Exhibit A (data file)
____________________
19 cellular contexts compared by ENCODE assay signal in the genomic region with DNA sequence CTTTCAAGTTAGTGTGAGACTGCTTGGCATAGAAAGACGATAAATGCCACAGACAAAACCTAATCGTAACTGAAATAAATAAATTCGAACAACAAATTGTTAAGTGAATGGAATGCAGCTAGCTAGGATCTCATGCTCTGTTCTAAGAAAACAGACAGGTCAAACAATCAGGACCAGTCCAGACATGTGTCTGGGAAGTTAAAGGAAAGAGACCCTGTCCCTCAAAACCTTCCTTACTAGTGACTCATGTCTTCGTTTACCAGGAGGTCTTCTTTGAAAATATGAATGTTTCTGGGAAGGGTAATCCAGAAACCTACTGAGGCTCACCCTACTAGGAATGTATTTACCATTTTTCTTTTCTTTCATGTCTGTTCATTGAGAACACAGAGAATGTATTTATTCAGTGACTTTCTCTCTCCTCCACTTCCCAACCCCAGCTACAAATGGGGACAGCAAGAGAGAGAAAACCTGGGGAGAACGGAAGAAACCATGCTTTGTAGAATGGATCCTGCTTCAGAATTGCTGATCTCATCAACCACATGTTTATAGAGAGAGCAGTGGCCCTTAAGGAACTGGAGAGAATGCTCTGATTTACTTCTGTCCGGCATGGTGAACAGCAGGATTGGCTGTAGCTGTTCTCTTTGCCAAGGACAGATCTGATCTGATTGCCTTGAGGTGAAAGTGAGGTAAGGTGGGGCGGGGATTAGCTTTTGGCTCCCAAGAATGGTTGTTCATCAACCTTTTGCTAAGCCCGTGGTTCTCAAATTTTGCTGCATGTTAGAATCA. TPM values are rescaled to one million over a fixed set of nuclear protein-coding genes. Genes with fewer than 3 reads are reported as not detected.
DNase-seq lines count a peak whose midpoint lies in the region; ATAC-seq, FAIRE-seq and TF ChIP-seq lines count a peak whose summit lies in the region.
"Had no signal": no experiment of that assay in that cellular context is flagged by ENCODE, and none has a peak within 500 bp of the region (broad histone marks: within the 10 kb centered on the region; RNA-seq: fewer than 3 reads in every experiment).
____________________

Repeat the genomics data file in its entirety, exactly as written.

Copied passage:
19 cellular contexts compared by ENCODE assay signal in the genomic region with DNA sequence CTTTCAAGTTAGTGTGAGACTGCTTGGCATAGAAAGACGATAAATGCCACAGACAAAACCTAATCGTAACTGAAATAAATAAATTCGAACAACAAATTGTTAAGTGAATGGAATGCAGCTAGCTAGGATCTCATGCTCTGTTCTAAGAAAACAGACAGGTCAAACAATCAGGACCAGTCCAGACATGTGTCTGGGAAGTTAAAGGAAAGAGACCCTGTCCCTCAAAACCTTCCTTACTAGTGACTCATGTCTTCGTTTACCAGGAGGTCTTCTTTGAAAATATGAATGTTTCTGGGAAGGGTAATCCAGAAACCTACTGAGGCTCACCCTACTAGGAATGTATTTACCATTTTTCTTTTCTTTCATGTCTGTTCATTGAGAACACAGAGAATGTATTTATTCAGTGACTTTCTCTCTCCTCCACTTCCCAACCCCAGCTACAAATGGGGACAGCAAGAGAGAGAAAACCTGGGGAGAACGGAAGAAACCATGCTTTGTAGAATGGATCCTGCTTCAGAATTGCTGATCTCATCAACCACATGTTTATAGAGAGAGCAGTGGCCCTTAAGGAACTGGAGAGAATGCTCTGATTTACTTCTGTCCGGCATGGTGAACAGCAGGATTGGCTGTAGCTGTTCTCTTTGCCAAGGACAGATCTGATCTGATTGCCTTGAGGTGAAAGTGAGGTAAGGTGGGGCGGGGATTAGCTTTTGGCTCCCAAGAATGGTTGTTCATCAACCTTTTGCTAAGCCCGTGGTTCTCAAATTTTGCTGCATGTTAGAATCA. TPM values are rescaled to one million over a fixed set of nuclear protein-coding genes. Genes with fewer than 3 reads are reported as not detected.
DNase-seq lines count a peak whose midpoint lies in the region; ATAC-seq, FAIRE-seq and TF ChIP-seq lines count a peak whose summit lies in the region.
"Had no signal": no experiment of that assay in that cellular context is flagged by ENCODE, and none has a peak within 500 bp of the region (broad histone marks: within the 10 kb centered on the region; RNA-seq: fewer than 3 reads in every experiment).